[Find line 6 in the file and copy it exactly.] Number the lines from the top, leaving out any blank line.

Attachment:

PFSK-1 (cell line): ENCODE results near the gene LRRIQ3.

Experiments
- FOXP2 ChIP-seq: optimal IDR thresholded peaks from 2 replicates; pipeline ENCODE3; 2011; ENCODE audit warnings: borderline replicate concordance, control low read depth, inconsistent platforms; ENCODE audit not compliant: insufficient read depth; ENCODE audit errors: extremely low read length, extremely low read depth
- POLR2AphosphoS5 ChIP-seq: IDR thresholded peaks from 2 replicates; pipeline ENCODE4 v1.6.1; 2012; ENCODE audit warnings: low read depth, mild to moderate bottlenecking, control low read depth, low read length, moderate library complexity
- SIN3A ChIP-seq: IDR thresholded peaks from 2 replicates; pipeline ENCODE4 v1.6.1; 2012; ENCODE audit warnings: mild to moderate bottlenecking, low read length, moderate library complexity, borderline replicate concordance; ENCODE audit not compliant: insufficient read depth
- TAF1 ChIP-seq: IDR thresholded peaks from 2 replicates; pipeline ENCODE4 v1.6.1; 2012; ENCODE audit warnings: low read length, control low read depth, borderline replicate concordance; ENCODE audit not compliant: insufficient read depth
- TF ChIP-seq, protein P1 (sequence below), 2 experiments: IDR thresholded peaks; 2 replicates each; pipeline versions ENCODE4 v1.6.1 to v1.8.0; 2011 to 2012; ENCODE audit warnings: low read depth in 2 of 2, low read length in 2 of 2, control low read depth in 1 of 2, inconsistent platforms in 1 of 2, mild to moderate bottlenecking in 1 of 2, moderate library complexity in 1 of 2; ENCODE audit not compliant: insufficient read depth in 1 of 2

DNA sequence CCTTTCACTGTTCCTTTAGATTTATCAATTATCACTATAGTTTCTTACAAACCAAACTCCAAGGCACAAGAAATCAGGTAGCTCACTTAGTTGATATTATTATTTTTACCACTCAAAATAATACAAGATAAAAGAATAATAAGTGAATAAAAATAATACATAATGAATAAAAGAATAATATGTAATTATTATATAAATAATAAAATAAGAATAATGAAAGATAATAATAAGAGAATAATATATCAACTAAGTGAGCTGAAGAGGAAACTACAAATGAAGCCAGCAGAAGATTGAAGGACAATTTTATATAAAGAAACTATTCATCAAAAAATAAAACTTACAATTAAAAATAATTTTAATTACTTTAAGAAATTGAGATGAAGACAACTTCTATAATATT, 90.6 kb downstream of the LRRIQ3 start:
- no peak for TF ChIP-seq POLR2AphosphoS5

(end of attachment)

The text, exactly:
- TAF1 ChIP-seq: IDR thresholded peaks from 2 replicates; pipeline ENCODE4 v1.6.1; 2012; ENCODE audit warnings: low read length, control low read depth, borderline replicate concordance; ENCODE audit not compliant: insufficient read depth